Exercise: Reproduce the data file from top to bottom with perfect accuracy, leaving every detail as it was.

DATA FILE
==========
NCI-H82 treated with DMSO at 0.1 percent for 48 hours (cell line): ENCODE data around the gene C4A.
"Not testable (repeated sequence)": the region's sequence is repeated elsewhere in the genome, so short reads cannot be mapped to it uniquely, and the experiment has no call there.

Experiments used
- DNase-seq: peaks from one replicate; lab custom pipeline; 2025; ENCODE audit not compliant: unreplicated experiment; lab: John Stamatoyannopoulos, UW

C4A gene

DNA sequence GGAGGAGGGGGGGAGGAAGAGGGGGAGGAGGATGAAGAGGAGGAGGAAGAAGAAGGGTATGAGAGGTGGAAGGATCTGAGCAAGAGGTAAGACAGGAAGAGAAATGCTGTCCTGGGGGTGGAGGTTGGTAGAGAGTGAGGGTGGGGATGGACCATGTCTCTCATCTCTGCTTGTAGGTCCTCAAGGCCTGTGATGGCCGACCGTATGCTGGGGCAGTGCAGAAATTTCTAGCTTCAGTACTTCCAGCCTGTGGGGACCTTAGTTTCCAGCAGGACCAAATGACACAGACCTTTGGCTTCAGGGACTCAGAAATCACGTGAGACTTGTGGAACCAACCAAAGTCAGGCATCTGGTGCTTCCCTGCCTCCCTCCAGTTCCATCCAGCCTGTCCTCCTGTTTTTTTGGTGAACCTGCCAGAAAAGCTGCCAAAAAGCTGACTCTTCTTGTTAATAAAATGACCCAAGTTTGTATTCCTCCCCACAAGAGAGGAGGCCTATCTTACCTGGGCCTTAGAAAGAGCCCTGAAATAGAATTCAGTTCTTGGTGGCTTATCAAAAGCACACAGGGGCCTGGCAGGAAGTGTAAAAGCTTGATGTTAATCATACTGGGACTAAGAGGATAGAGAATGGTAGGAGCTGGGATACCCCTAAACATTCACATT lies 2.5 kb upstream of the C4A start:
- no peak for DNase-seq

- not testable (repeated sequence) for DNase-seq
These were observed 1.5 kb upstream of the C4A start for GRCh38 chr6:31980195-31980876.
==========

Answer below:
NCI-H82 treated with DMSO at 0.1 percent for 48 hours (cell line): ENCODE data around the gene C4A.
"Not testable (repeated sequence)": the region's sequence is repeated elsewhere in the genome, so short reads cannot be mapped to it uniquely, and the experiment has no call there.

Experiments used
- DNase-seq: peaks from one replicate; lab custom pipeline; 2025; ENCODE audit not compliant: unreplicated experiment; lab: John Stamatoyannopoulos, UW

C4A gene

DNA sequence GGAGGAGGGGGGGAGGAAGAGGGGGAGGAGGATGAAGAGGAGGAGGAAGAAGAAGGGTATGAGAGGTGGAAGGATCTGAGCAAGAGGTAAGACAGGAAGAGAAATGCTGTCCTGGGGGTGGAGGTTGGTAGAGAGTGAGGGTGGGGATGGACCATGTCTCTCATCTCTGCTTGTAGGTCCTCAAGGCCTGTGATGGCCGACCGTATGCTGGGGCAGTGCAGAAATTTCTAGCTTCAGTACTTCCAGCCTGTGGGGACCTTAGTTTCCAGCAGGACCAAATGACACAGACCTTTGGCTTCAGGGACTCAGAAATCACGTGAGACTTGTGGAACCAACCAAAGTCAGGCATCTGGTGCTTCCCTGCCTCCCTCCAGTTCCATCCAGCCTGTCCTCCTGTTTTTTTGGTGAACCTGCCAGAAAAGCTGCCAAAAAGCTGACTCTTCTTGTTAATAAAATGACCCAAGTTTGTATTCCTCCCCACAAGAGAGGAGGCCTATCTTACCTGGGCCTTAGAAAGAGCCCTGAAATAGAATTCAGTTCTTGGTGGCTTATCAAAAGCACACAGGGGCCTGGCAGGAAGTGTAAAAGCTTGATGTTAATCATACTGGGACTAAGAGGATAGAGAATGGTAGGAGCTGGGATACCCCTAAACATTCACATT lies 2.5 kb upstream of the C4A start:
- no peak for DNase-seq

- not testable (repeated sequence) for DNase-seq
These were observed 1.5 kb upstream of the C4A start for GRCh38 chr6:31980195-31980876.